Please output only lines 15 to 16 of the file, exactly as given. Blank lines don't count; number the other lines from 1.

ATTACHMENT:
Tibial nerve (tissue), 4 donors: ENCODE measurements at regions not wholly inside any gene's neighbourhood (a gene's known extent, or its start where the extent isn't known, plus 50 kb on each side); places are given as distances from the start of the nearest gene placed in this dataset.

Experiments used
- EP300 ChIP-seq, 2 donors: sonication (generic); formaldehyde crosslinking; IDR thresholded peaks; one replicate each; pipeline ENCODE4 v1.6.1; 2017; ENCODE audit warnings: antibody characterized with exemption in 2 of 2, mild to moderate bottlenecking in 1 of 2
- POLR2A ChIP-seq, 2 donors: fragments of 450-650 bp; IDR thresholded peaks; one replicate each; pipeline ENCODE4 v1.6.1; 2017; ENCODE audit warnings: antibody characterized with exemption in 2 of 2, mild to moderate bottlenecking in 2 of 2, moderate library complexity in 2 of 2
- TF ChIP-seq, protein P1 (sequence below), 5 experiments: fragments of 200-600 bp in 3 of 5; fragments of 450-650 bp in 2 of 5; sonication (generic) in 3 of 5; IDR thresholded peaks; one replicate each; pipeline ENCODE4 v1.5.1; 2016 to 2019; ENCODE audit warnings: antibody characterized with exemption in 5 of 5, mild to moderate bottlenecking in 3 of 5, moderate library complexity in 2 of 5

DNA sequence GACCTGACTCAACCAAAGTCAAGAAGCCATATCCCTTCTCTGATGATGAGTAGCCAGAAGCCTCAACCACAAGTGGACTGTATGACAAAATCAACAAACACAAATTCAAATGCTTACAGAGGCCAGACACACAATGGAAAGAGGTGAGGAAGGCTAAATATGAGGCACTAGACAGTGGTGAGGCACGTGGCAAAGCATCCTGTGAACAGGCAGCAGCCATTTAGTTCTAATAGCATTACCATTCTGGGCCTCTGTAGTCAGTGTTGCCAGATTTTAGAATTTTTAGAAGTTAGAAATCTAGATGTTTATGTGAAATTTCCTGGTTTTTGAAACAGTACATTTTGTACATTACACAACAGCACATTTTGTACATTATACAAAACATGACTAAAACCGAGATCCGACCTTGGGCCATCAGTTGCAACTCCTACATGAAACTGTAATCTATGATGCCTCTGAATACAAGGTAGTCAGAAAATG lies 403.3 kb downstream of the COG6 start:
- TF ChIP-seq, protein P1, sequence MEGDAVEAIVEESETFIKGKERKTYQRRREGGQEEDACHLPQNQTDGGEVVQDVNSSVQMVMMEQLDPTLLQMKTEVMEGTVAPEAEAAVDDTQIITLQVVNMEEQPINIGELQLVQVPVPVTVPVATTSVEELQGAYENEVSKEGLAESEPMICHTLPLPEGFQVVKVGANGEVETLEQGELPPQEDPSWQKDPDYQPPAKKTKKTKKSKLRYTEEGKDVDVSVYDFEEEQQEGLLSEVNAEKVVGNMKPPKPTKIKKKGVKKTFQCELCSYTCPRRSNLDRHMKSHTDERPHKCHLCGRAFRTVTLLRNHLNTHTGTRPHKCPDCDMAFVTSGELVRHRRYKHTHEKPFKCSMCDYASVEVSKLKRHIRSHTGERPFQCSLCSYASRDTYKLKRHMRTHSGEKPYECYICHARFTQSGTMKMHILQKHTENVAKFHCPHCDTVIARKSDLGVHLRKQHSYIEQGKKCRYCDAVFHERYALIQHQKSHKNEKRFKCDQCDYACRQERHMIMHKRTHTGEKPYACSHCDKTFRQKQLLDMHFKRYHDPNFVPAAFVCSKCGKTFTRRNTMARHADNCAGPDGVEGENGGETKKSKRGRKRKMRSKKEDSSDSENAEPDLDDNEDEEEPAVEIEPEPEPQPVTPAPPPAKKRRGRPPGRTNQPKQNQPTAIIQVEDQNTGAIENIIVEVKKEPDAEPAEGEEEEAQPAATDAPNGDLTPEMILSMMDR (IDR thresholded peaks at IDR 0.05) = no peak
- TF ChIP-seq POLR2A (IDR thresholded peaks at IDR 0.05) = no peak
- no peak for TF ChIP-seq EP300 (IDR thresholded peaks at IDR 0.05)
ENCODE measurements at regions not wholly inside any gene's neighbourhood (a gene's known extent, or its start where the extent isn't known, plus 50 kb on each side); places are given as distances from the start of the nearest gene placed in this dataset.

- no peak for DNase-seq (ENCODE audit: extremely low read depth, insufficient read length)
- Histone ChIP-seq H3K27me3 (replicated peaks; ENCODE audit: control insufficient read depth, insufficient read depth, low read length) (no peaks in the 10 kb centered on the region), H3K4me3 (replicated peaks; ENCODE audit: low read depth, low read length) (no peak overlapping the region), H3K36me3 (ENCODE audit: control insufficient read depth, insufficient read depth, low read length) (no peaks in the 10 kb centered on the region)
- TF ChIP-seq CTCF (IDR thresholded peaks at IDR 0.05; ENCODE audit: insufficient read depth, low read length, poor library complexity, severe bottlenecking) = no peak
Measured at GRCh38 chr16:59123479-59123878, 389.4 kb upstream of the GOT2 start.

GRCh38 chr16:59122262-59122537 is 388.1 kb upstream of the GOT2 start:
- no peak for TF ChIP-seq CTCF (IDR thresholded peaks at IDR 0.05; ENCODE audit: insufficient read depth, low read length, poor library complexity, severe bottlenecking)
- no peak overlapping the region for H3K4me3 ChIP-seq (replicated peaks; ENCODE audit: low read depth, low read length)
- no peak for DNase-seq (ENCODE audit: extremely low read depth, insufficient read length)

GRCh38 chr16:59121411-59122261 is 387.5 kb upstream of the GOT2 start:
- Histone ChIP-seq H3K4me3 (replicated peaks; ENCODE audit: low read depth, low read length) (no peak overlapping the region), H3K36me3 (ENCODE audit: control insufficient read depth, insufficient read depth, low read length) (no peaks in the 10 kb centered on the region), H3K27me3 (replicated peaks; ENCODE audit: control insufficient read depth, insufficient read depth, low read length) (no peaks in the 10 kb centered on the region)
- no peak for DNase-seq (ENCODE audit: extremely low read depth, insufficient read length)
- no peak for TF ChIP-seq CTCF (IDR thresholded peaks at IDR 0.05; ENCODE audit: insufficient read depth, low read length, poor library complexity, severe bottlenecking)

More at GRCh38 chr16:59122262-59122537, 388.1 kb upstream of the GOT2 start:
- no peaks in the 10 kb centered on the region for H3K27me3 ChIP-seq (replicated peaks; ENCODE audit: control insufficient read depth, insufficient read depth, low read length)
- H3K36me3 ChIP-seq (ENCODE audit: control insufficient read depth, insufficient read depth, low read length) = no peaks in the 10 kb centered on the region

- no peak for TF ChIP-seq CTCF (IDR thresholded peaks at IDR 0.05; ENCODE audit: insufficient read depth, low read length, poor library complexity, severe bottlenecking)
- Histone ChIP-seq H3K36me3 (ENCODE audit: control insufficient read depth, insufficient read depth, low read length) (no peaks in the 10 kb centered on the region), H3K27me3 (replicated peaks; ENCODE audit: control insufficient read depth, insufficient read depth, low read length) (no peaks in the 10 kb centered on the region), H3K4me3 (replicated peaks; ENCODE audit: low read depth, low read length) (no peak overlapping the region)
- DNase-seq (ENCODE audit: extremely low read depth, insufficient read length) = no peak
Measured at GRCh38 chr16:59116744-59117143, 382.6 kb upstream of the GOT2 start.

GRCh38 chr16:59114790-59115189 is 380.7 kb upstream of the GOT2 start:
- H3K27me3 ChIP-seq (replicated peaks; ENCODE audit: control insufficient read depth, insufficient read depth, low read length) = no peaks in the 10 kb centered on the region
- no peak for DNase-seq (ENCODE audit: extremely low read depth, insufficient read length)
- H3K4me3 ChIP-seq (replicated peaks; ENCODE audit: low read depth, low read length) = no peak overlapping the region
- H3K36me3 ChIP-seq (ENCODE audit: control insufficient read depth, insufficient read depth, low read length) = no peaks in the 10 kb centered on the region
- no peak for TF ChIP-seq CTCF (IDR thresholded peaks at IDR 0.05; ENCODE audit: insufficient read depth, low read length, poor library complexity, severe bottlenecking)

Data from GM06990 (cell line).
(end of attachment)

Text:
GRCh38 chr16:59122262-59122537 is 388.1 kb upstream of the GOT2 start:
- no peak for TF ChIP-seq CTCF (IDR thresholded peaks at IDR 0.05; ENCODE audit: insufficient read depth, low read length, poor library complexity, severe bottlenecking)